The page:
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lieutenant

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lieutenant

Postby call_copse » Mon Apr 15, 2013 7:00 am

If we're doing ranks (Colonel today) I'd surely like to know why those on the pond's far side can't / don't say this word in the proper rather non-phonetic way (lef-tenant). Any perspective on the back story welcomed.
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Re: lieutenant

Postby Slava » Mon Apr 15, 2013 10:32 am

Because it's from French, lieu tenant.

Does British English pronounce "in lieu of" "in lef of"?
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Re: lieutenant

Postby Perry Lassiter » Mon Apr 15, 2013 1:32 pm

Shucks, in Louisiana we Cajuns spell go, gieux! Or some variation thereof.
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Re: lieutenant

Postby call_copse » Tue Apr 16, 2013 6:59 am

Slava wrote:Because it's from French, lieu tenant.

Does British English pronounce "in lieu of" "in lef of"?


No, that's just plain 'loo' like the US misappropriation of the rank, lieutenant is a reasonably unique case AFAIK. Never quite understood it, though you can find older texts using lef'tenant I believe. I've heard something about an old French term leuf which changed over time to lieu - maybe in the case of lieutenant the spelling changed but not the pronunciation.
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Re: lieutenant

Postby Philip Hudson » Tue Apr 16, 2013 3:06 pm

Many English words are of foriegn origin and of recent extraction. We have had lieutenant in English since the middle ages. Usually the British try to pronounce a foriegn word the same as an English word. I don't know how the British came up with their pronunciation of lieutenant. Americans usually try, somtimes with little success, to pronounce recently adopted words as pronounced in the source language. To us the obvious pronunciation of lieutenant is quite phonetic and we can't see the f in it. Two more recent words are:
garage Brit: GARR-ig Amer: g-RAHGE (we don't quite get the French in this)
Nazi Brit: NAH-zi Amer: NAT-si

Americans are not consistent:
rodeo Spanish: ro-DA-o Amer: RO-de-o
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Re: lieutenant

Postby Slava » Tue Apr 16, 2013 3:27 pm

Two comments from the peanut gallery:

I, an American, have never said Nat-si.

As to rodeo, how's about Rodeo Drive?
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Re: lieutenant

Postby Philip Hudson » Tue Apr 16, 2013 3:57 pm

Rodeo Drive keeps its Spanish pronunciation in English. The rodeo, with bull riding and barrel racing gets the American Pronunciation.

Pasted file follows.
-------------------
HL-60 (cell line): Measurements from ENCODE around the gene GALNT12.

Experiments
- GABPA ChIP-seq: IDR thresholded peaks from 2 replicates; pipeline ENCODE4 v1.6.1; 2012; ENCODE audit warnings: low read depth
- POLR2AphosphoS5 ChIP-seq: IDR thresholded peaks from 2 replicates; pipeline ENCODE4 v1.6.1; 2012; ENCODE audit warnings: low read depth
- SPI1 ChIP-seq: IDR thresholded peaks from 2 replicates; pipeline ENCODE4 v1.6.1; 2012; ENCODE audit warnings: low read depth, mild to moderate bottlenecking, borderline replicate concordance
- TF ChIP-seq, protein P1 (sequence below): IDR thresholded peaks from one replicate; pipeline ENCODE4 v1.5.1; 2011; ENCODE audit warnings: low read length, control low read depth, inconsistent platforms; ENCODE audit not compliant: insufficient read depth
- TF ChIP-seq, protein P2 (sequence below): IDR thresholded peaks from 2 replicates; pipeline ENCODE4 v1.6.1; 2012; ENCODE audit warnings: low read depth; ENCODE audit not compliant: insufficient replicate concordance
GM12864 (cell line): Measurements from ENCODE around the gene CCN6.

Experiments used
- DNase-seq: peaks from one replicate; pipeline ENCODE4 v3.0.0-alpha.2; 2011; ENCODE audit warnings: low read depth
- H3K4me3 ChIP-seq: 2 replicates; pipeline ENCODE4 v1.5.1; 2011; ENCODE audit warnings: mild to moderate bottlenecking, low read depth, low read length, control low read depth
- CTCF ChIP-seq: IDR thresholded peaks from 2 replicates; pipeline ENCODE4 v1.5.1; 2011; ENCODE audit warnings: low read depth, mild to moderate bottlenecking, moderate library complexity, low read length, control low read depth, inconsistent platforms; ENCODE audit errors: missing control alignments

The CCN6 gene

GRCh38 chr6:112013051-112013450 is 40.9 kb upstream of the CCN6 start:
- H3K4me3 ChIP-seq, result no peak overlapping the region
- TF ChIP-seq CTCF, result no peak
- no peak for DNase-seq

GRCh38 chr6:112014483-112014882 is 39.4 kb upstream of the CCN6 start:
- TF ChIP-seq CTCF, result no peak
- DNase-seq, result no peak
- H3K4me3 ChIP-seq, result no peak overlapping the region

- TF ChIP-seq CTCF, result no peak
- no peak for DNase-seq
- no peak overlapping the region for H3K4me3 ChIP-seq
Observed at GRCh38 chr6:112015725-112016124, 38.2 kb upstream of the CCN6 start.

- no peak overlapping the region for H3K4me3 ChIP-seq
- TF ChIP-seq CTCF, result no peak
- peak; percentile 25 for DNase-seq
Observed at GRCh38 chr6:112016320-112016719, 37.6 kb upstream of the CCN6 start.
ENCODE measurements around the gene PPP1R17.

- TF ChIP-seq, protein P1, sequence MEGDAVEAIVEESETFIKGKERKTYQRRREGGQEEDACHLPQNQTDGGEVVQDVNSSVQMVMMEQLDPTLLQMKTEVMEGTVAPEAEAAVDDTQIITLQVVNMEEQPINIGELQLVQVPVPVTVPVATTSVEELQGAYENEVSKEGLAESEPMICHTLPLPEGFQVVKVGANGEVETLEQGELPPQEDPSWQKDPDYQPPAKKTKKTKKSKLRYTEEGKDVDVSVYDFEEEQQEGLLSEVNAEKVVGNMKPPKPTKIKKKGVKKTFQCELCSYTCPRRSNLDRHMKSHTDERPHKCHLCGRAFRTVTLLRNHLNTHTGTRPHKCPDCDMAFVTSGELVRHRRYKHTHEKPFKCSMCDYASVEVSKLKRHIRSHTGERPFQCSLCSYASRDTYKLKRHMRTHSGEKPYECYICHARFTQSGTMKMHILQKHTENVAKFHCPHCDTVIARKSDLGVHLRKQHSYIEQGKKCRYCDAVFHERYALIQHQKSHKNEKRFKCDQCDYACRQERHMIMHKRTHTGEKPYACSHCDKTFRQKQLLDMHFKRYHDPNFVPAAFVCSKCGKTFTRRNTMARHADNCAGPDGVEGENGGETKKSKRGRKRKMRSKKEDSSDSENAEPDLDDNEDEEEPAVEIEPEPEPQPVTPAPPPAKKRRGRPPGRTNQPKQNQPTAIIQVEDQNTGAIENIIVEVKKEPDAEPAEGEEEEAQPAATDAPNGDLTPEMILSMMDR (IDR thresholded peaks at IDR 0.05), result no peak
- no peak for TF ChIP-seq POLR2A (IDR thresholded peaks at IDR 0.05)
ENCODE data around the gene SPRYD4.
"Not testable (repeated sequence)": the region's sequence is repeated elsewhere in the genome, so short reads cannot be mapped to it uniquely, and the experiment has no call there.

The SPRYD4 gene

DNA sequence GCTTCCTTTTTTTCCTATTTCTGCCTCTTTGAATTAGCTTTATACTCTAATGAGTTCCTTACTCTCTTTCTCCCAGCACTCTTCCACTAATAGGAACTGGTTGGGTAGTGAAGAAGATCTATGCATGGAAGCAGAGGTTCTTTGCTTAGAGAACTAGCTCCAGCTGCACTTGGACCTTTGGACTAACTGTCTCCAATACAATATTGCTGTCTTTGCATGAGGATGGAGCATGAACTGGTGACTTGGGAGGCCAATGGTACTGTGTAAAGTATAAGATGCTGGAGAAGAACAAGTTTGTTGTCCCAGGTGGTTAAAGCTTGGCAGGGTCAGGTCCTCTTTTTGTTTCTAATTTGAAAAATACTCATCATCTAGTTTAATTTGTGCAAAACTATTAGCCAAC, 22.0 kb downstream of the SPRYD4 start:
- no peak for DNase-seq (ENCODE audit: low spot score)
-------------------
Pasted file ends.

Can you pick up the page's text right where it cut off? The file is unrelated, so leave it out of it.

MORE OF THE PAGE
I could be wrong about Nazi but NAT-si is the only way I have heard it pronounced in the USA. I am not much influenced by movies but I think Americans in movies say NAT-si. I grew up in a Texas county equally divided among Anglo, Germans, and Hispanics with a few people from Poland to sweeten the mix. They all spoke their native languages. We had a passel of Nazi's among us during WW II to add a little excitement. We even had a Nazi spy in our midst. We all said NAT-si. It would be interesting to see what other people say. I don't want to approach using the word inappropriately as in Limbaugh's "Feminazis". 'Nuf said from me.
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Re: lieutenant

Postby Perry Lassiter » Tue Apr 16, 2013 5:18 pm

I've heard both pronunciations, but personally have always preferred Nahtzi. But then I always lean toward Spanish pronunciation.

Regarding lieutenant, the discussion brought to mind Hamlet's comment, "I'd as lief the town crier spoke my lines."
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Re: lieutenant

Postby Slava » Tue Apr 16, 2013 5:56 pm

Perry Lassiter wrote:Regarding lieutenant, the discussion brought to mind Hamlet's comment, "I'd as lief the town crier spoke my lines."

Nice, but of course lief and lieu have nothing in common. It doth make me ponder where cometh the Leftenant pronuncification.

As a bit of an aside, which I may have mentioned a few years back, I have met at least two born Nazis. Pronounced "Nahzi". this is a not-all-that-uncommon Georgian (as in the country) female name.
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